Not everything in Japan will break the bank, however. When the exchange rate is favorable, your money can go a long way, and you’ll find no greater convenience stores in the world, which can provide not just drinks and snacks, but even decent meals on the go. And if you’re a fan of whiskey, there’s no place on earth with both the selection and cut-rate prices than Japan. It’s a whiskey-lover’s dream.
South Korea, on the whole, is easier on the wallet. Nice accommodations can be had at reasonable rates and local meals are often cheap. Transportation is plentiful and surprisingly affordable—especially taxis—but some of the drivers will make you second guess your decision to get into their cabs. South Korea is the land of bali-bali (“hurry hurry”) culture, and nowhere is this more apparent than on the road, so it’s worth stressing to your taxi driver that you’re not in a hurry.
Japan is a country of designers, a place where almost everything looks cool. The architecture is always interesting and pleasing to the eye, with subtle touches and flourishes that are the perfect combination of form and function. The rural villages are so perfect in their construction and layout that they look like movie sets, and the multihued restaurant and shop signs throughout the country resemble pieces of art. Japan has also long been a center of cutting-edge youth fashion, with the streets of Tokyo and Osaka at times feeling like real-life catwalks.
South Korea developed later than Japan, so much of it feels brand new. The cities are packed with gleaming skyscrapers and high rises, and most every car on the road looks like it just rolled off the lot. The country is now a cultural powerhouse as well, punching well above its weight in the export of pop music, film, and television shows. Koreans are very proud of the fact that their nation—once one of the poorest in the world—is now looked to as a global trendsetter.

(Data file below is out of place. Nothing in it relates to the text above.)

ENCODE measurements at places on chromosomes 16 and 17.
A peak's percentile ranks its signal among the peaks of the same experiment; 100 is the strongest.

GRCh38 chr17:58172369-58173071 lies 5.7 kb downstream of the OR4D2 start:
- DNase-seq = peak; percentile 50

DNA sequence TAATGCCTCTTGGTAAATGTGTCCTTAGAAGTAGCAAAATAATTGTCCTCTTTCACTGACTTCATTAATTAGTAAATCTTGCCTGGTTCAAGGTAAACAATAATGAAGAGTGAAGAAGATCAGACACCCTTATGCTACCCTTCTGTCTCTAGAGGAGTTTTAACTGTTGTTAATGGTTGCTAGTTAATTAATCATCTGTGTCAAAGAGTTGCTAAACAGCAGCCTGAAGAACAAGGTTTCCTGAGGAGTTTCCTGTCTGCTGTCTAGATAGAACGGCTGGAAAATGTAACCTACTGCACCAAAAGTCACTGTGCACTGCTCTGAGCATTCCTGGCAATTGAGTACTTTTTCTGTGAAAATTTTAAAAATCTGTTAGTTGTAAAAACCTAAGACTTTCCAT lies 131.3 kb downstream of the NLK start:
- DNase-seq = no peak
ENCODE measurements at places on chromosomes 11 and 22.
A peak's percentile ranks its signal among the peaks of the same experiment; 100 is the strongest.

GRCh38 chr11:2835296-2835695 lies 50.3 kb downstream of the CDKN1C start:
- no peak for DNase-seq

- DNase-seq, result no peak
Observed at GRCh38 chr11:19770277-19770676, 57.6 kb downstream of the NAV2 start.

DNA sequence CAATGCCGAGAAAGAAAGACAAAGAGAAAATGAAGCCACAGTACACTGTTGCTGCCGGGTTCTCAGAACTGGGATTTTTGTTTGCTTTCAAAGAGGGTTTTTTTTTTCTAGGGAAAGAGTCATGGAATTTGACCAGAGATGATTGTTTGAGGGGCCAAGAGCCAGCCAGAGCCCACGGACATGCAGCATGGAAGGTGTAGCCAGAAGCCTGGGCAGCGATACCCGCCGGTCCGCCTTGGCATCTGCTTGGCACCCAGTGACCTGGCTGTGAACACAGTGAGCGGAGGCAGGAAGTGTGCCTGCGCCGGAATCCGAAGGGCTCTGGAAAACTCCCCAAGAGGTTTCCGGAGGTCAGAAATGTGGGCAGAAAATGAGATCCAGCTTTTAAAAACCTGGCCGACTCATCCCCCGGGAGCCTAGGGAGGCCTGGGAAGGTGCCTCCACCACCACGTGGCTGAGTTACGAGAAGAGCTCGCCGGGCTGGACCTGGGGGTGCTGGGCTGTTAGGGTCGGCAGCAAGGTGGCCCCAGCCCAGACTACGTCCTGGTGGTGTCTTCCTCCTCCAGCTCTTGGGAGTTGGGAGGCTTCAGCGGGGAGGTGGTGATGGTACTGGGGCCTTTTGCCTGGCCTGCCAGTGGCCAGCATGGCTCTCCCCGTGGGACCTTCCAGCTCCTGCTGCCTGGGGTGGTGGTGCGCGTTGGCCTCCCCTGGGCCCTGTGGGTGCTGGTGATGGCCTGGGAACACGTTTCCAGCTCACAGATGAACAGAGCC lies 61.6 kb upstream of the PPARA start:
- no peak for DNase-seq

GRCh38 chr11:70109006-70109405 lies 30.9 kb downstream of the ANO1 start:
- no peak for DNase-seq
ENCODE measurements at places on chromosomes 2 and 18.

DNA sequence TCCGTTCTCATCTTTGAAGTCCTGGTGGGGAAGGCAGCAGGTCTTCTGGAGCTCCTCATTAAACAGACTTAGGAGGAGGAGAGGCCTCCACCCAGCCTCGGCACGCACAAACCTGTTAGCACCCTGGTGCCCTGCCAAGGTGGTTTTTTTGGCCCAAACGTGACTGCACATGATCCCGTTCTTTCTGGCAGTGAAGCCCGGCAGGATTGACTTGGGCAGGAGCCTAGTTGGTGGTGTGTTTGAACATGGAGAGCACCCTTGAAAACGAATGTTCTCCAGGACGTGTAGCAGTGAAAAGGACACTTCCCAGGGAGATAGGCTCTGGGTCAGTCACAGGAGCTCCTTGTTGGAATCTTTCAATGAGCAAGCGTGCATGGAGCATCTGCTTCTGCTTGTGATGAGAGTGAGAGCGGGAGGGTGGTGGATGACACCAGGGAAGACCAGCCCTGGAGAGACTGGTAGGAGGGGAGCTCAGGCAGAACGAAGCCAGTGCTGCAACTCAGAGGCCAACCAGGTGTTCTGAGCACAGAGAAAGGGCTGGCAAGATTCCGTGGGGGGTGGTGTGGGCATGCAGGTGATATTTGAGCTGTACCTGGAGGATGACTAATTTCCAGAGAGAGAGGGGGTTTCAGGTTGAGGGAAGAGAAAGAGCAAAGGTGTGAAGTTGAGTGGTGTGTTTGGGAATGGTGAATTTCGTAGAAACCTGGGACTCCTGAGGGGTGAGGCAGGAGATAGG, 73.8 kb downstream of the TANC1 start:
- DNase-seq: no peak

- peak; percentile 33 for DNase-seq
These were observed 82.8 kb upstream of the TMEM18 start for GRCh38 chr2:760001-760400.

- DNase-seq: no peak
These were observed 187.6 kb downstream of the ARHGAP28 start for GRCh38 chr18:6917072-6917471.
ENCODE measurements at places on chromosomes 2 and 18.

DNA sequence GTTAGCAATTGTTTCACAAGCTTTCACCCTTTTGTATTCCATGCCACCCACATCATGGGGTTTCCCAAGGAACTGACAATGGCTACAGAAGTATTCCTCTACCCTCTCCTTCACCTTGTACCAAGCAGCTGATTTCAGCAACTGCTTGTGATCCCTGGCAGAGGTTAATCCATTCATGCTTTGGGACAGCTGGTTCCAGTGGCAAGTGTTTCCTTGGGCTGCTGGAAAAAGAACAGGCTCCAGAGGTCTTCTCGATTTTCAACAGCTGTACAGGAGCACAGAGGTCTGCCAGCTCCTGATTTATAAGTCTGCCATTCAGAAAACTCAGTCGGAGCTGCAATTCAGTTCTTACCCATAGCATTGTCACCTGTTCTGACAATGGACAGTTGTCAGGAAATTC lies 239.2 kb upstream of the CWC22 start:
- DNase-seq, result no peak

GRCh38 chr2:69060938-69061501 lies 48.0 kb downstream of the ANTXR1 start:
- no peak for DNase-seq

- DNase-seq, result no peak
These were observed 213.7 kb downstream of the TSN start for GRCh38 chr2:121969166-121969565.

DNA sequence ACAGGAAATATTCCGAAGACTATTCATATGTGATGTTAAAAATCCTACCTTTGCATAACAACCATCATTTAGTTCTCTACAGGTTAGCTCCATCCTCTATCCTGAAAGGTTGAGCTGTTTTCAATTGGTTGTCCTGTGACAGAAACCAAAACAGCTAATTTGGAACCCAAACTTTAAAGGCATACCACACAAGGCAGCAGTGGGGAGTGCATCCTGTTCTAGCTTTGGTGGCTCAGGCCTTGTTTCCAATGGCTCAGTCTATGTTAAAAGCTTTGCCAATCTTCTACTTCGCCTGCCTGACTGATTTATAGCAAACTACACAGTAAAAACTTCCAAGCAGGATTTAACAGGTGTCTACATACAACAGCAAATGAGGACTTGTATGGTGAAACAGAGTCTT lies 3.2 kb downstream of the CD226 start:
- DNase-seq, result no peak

When looking at both places, the most important thing to consider is the people, and the citizens of each country shine in their own way. The Japanese are calm, unfailingly polite, and quietly proud. They also possess a kindness and generosity that is never performative, and will often go out of their way to make guests feel comfortable. This can come in many forms, whether it’s a small bow, assisting a lost tourist with directions, or even quietly paying the tab for a stranger’s meal or drink.
Koreans are very different in that they tend to wear their hearts on their sleeves. They are not shy to express their emotions, which means you usually know where you stand right away. They laugh loudly and are eager to please. Koreans can be very sensitive about how they’re viewed by the rest of the world, and as a result they’re extremely keen to present their country in its best possible light. You will see this especially with food. It’s not uncommon for foreign visitors to be waved over to a table or mountaintop picnic, where the locals will insist that you share in their meal, complete with a shot or two of soju to wash it all down.
Both of these countries are the destination you’ve been waiting for, but why listen to us? Find out for yourself! Explore our Japan and South Korea combination itineraries on the InsideAsia website for more inspiration.
Chris Tharp is the author of “Dispatches from the Peninsula” and “The Worst Motorcycle in Laos”. His award-winning writing has appeared in National Geographic Traveller (UK), Asia Times, Green Mountains Review, enRoute Magazine, and other publications. He lives in Busan, South Korea with his wife and a houseful of animals.